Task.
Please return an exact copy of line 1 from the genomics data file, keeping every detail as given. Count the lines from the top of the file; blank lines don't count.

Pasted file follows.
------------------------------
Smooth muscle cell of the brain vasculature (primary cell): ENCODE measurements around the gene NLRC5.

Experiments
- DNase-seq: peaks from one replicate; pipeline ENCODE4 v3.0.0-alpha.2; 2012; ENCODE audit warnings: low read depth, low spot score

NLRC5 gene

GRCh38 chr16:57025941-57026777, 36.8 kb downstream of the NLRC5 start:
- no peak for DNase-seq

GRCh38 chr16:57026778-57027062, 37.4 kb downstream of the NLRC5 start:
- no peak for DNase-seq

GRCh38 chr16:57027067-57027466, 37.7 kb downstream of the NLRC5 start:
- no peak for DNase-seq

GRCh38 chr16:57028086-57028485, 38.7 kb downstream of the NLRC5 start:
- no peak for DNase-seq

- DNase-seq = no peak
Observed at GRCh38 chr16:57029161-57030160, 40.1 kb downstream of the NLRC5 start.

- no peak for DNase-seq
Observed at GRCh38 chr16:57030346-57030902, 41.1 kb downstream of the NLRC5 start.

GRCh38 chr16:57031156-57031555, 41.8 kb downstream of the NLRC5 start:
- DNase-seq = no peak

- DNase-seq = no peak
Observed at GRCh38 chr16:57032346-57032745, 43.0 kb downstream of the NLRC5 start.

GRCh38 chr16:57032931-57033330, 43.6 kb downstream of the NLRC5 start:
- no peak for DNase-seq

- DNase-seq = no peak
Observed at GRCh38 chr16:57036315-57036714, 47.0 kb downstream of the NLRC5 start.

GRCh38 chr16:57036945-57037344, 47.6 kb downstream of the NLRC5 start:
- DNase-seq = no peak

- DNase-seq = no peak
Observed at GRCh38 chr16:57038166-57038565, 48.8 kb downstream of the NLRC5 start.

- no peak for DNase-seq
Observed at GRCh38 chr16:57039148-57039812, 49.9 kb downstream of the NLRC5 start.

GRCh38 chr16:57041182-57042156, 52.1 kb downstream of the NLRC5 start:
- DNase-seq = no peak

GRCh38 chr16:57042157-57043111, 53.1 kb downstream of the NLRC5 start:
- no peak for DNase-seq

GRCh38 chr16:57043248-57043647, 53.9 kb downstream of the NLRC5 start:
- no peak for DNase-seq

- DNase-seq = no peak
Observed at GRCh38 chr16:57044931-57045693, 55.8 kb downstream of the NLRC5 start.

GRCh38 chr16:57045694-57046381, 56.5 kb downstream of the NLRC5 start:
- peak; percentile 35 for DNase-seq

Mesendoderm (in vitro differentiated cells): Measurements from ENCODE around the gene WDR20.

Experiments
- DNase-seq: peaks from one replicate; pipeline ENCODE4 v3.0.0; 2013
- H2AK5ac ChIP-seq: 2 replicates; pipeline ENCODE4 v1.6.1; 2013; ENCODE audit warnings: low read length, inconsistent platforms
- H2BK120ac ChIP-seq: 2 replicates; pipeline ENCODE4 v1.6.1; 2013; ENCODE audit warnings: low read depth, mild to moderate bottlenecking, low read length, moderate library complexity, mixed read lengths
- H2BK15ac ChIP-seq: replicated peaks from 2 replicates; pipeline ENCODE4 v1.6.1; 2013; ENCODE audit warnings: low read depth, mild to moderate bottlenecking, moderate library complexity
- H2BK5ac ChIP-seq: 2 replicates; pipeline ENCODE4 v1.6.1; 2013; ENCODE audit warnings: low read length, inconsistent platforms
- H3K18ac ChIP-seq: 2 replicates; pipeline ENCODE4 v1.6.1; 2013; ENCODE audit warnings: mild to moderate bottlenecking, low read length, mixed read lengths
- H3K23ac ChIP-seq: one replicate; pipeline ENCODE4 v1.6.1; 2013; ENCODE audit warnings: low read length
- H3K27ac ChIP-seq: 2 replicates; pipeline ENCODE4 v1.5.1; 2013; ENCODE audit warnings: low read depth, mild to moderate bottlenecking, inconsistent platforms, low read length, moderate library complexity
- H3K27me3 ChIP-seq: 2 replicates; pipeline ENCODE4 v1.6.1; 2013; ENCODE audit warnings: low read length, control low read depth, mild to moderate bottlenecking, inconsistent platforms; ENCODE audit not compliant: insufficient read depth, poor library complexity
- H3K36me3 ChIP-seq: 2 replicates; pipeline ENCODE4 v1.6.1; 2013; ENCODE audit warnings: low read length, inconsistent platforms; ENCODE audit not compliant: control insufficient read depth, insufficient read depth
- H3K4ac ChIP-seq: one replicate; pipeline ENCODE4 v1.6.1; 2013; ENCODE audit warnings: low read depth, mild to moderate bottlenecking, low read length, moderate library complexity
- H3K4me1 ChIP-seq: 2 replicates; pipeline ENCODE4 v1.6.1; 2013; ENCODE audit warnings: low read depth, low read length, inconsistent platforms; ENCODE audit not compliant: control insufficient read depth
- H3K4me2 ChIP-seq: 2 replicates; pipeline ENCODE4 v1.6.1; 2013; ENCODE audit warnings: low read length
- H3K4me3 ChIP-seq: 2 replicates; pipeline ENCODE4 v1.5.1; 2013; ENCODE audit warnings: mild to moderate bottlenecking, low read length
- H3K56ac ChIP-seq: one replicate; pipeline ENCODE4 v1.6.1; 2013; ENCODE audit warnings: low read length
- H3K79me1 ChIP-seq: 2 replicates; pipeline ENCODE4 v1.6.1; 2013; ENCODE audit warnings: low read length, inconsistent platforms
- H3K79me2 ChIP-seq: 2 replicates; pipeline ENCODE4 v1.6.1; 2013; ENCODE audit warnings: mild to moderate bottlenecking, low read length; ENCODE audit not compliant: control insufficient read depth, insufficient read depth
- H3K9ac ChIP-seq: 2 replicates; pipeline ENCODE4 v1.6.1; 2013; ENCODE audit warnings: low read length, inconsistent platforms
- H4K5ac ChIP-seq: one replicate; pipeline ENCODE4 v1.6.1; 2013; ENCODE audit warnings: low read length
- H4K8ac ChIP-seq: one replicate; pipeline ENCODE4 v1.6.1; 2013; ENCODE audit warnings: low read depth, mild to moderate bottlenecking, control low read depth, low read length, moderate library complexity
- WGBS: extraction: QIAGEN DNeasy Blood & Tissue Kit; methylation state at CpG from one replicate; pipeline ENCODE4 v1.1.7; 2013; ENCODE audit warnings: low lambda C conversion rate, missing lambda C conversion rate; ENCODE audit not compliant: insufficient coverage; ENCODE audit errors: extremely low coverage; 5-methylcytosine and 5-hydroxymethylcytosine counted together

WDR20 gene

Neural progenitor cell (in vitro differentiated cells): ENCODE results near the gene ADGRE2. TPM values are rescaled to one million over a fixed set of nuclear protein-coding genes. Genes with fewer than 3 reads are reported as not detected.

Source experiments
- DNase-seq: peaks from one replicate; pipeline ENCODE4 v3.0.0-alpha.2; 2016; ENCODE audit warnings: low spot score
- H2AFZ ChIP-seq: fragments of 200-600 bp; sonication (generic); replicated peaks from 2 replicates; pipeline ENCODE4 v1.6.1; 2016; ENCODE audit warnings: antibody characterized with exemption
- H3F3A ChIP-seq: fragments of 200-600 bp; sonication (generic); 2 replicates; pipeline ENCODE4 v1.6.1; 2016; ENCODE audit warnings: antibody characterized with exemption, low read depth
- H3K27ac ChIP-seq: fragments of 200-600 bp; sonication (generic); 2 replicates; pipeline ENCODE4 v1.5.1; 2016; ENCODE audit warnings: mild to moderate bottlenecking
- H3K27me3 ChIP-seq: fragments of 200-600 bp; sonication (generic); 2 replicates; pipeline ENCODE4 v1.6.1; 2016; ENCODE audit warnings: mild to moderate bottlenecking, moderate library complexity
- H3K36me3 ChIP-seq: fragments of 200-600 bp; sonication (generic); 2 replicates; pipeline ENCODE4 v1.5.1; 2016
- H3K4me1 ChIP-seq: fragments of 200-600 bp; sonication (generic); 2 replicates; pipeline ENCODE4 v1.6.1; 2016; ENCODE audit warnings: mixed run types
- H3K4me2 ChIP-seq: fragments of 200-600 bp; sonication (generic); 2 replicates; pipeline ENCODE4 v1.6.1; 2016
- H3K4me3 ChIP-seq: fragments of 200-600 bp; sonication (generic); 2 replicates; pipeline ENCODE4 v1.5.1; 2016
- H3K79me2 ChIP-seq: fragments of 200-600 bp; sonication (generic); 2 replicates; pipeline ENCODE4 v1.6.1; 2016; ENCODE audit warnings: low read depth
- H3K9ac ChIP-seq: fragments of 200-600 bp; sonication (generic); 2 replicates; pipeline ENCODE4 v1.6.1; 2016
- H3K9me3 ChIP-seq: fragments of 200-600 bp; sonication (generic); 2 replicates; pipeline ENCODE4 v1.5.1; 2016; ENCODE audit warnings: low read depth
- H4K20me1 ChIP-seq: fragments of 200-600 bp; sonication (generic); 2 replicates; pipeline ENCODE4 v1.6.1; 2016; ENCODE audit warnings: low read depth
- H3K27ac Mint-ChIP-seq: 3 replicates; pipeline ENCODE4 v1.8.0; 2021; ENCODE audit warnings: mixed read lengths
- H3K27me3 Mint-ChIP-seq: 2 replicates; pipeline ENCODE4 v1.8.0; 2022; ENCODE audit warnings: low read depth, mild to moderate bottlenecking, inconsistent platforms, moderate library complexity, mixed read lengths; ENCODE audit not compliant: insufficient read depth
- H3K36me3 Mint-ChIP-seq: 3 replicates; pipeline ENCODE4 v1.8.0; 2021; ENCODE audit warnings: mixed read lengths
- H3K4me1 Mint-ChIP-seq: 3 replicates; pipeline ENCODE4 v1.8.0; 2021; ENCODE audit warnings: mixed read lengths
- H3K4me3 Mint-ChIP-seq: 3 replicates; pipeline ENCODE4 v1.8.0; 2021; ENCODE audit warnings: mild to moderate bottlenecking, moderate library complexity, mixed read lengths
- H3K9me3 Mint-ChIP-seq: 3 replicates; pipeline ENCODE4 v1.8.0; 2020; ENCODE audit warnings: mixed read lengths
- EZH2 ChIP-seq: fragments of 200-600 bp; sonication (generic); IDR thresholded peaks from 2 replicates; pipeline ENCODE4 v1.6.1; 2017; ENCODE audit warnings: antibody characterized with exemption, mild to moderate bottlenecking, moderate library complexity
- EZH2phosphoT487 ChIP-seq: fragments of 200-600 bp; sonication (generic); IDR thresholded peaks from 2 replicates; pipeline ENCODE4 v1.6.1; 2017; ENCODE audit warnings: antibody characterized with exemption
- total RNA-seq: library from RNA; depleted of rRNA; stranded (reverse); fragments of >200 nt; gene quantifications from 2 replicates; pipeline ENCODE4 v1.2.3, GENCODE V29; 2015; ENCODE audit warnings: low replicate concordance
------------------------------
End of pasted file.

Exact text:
Smooth muscle cell of the brain vasculature (primary cell): ENCODE measurements around the gene NLRC5.